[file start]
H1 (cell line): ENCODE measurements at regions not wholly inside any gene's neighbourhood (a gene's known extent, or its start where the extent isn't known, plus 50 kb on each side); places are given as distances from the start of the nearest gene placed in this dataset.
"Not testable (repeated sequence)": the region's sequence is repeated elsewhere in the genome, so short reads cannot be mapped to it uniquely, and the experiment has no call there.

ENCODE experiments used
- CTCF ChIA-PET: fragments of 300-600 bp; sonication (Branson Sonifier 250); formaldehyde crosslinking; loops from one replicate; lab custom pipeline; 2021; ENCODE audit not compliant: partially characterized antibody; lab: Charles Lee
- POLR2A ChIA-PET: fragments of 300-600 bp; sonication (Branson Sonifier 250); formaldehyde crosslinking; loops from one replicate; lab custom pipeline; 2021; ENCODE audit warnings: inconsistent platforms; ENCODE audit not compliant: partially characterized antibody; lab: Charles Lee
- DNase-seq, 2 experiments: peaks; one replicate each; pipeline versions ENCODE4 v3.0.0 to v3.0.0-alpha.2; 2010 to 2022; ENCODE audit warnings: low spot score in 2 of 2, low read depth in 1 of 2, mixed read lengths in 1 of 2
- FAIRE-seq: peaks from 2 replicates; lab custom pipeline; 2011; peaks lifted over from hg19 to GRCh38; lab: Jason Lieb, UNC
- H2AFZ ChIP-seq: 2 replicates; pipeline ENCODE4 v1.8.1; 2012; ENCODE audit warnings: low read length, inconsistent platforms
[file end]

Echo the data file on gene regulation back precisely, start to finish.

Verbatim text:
H1 (cell line): ENCODE measurements at regions not wholly inside any gene's neighbourhood (a gene's known extent, or its start where the extent isn't known, plus 50 kb on each side); places are given as distances from the start of the nearest gene placed in this dataset.
"Not testable (repeated sequence)": the region's sequence is repeated elsewhere in the genome, so short reads cannot be mapped to it uniquely, and the experiment has no call there.

ENCODE experiments used
- CTCF ChIA-PET: fragments of 300-600 bp; sonication (Branson Sonifier 250); formaldehyde crosslinking; loops from one replicate; lab custom pipeline; 2021; ENCODE audit not compliant: partially characterized antibody; lab: Charles Lee
- POLR2A ChIA-PET: fragments of 300-600 bp; sonication (Branson Sonifier 250); formaldehyde crosslinking; loops from one replicate; lab custom pipeline; 2021; ENCODE audit warnings: inconsistent platforms; ENCODE audit not compliant: partially characterized antibody; lab: Charles Lee
- DNase-seq, 2 experiments: peaks; one replicate each; pipeline versions ENCODE4 v3.0.0 to v3.0.0-alpha.2; 2010 to 2022; ENCODE audit warnings: low spot score in 2 of 2, low read depth in 1 of 2, mixed read lengths in 1 of 2
- FAIRE-seq: peaks from 2 replicates; lab custom pipeline; 2011; peaks lifted over from hg19 to GRCh38; lab: Jason Lieb, UNC
- H2AFZ ChIP-seq: 2 replicates; pipeline ENCODE4 v1.8.1; 2012; ENCODE audit warnings: low read length, inconsistent platforms